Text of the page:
The Antichrist

The Antichrist
(Der Antichrist)


(3 Reviews)
The Antichrist by Friedrich Wilhelm Nietzsche









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The Antichrist
(Der Antichrist)


(3 Reviews)
Save for his raucous, rhapsodical autobiography, "Ecce Homo," "The Antichrist" is the last thing that Nietzsche ever wrote, and so it may be accepted as a statement of some of his most salient ideas in their final form. Translated from the German by H.L. Mencken.

Book Excerpt

to one of them publicly was already sufficient to set him off as one in imminent need of psychiatrical attention. Belief in them had become a mark of inferiority, like the allied belief in madstones, magic and apparitions.

But though the theology of Christianity had thus sunk to the lowly estate of a mere delusion of the rabble, propagated on that level by the ancient caste of sacerdotal parasites, the ethics of Christianity continued to enjoy the utmost acceptance, and perhaps even more acceptance than ever before. It seemed to be generally felt, in fact, that they simply must be saved from the wreck--that the world would vanish into chaos if they went the way of the revelations supporting them. In this fear a great many judicious men joined, and so there arose what was, in essence, an absolutely new Christian cult--a cult, to wit, purged of all the supernaturalism superimposed upon the older cult by generations of theologians, and harking back to what was conceived to be the pure ethical doc


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An interesting book, much too well translated into English. Written at the end of Nietzsche's life, it's a summary of his philosophy of the superior man.
He was trying to do to philosophy what Darwin did to biology—remove god and all invisible delusions from philosophical thought. And, like most non-biologists, he completely misunderstood Darwin.
He believed that the superior man would rise above the rabble of men because of his innate abilities. But rather than examine Nature and society for the type of person who survives to reproduce best, he invented his own characteristics of superior man: strength, power (social, wealth), ego, a need for action (including war,) and enough intelligence to agree with him.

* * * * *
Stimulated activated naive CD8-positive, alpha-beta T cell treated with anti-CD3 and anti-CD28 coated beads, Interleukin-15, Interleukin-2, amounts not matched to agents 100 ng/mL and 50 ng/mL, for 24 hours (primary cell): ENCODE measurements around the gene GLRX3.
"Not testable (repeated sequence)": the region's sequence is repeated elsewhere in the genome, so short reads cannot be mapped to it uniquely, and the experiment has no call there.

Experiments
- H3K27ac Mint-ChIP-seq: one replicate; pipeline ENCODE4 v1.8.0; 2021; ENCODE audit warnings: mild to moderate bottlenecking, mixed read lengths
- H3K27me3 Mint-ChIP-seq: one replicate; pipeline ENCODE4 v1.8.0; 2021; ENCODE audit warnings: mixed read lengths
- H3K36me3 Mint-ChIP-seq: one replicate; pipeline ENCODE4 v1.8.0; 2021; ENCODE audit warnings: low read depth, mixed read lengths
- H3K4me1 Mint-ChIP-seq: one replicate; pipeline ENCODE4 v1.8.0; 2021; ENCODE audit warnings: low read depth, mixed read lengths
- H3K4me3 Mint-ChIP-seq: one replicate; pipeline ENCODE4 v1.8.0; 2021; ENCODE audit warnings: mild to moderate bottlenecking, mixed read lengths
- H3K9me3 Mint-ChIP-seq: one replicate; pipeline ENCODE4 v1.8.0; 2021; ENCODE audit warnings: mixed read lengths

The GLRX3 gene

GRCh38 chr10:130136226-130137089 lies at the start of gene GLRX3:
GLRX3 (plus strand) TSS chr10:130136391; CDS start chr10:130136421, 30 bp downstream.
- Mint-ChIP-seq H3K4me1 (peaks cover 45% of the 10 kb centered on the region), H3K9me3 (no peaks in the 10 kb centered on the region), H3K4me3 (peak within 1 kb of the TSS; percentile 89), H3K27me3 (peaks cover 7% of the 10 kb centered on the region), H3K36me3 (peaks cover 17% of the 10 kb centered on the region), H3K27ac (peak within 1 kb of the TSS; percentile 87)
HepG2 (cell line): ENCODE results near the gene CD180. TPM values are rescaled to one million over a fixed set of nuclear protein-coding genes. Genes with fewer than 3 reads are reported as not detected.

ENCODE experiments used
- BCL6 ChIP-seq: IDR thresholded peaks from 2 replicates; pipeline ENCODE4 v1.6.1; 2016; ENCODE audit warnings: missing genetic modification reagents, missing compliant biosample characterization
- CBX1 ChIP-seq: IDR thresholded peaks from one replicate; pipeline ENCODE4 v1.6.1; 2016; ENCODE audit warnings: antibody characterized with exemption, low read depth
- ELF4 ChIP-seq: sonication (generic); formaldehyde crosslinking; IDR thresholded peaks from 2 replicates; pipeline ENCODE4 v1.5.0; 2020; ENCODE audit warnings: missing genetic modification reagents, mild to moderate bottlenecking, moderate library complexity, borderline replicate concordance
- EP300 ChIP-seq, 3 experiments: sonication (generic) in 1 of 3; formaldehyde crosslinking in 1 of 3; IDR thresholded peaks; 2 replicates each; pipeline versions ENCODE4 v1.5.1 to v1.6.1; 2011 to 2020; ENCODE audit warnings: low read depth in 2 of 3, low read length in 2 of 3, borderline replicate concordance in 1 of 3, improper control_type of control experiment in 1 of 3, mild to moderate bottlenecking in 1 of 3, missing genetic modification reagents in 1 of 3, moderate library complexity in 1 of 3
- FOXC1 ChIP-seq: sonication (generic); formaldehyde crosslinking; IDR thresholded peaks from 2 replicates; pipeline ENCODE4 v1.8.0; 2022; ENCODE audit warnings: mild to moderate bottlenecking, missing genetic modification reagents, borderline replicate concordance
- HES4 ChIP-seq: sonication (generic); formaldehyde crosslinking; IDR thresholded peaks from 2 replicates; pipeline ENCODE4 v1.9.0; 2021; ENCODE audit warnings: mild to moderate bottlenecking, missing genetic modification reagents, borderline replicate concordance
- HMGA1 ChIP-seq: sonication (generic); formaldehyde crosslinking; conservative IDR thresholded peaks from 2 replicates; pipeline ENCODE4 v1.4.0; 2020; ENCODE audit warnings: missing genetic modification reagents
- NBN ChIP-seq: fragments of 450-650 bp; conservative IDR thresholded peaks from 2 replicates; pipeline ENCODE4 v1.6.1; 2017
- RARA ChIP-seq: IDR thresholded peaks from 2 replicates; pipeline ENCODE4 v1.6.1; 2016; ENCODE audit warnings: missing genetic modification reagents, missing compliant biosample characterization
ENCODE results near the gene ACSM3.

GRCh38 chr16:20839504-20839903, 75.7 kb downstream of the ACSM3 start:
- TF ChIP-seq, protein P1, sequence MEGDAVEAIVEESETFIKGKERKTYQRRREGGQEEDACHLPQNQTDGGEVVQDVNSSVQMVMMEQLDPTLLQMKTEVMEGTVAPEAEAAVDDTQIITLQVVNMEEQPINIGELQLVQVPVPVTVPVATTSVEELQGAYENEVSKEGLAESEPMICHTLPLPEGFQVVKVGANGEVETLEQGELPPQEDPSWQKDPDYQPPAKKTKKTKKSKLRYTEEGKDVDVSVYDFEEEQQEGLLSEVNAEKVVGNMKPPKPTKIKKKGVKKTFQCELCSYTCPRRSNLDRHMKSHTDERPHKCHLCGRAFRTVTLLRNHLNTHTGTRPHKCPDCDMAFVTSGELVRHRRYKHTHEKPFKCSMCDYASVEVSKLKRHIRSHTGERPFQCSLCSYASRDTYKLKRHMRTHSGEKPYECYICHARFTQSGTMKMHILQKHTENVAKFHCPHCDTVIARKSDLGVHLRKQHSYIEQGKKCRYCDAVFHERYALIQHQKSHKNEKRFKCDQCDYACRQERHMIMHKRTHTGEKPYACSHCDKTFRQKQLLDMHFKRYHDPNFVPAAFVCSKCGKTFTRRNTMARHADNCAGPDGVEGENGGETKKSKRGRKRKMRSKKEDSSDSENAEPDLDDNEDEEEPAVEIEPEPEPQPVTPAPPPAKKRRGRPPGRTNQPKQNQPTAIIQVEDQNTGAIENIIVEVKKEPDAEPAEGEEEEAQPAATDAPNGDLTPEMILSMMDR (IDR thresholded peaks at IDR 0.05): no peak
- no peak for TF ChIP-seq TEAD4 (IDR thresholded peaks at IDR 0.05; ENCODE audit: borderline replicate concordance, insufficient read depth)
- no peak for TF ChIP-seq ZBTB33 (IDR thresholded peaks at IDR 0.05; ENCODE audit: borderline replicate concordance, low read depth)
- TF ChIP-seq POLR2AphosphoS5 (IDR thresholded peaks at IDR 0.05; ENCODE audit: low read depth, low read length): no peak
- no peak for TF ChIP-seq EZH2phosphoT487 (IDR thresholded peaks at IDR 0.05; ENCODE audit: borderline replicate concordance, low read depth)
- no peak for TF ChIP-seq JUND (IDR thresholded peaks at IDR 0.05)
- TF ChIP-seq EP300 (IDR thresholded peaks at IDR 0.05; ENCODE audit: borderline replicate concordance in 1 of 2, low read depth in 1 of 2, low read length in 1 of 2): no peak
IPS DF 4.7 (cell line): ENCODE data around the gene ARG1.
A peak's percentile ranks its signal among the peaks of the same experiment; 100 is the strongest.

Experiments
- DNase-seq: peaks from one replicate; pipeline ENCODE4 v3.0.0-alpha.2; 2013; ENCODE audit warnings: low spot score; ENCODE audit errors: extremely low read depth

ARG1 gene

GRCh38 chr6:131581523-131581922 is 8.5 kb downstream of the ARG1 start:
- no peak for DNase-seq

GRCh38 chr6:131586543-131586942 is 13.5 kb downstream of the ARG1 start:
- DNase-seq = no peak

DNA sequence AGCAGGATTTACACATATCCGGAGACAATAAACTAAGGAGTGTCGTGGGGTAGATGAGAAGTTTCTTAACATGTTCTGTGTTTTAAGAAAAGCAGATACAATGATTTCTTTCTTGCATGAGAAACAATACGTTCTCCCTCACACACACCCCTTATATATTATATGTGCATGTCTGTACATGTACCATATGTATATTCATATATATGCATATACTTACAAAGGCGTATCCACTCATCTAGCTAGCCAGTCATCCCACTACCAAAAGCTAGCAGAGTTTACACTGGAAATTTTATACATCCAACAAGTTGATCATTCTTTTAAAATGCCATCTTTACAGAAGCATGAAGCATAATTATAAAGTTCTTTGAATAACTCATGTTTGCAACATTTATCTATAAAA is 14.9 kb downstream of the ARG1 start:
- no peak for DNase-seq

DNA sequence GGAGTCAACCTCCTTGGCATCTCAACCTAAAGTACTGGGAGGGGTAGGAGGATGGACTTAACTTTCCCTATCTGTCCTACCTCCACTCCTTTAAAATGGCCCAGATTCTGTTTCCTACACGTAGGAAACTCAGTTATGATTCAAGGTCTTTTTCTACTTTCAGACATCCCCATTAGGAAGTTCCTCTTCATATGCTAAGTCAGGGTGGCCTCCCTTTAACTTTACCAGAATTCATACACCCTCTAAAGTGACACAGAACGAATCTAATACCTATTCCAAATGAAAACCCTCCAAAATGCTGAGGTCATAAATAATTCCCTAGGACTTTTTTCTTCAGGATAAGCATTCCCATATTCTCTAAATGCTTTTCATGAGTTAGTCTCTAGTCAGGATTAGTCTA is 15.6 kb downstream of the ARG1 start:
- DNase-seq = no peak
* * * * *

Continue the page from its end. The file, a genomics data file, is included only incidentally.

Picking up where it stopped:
His appeal to the Nazis is obvious. If you can invent a superior man, why not also throw in blond hair, blue eyes, and a tendency towards skin cancer?
He doesn't specifically name inferior people except those who disagree with him, and is not particularly an anti-Semite (he despises Jews and Christians equally, and seems to loathe Germans), but he does suggest that the superior man has an obligation to discourage the existence of those who are not superior. And war is a tool.
Spirituality, including conscience, is a delusion. Christian virtues are actually vices to a superior man. Compassion, tolerance, patience, sacrifice are all for the poor and weak. The worst vice is hope.
Around section 30 he begins an exposé of Christianity, claiming its deification of Jesus and preaching of eternal salvation is a fraud. His point is that Jesus came to demonstrate how to live (and die) a holy life, and nothing else. The apostles and Paul created the rest. This is the most interesting part, to me. He does have a tendency to repeat and over-explain.
H.L. Mencken did the translation, and it is exact and elegant. Nietzsche's scorn and sarcasm come through clearly. I found Mencken's introduction much better than the rest of the book.
Nietzsche was a true philosopher, having the audacity to talk about obvious, when everyone else turn the blind eye. Much more christian community has to be resented for, than it resenting anything. History was written by the hand of christian resentment of anything that was right and good!
Even though the book had been banned for numerous reasons and resented by the Christian Community, this is really a thought provoking one.
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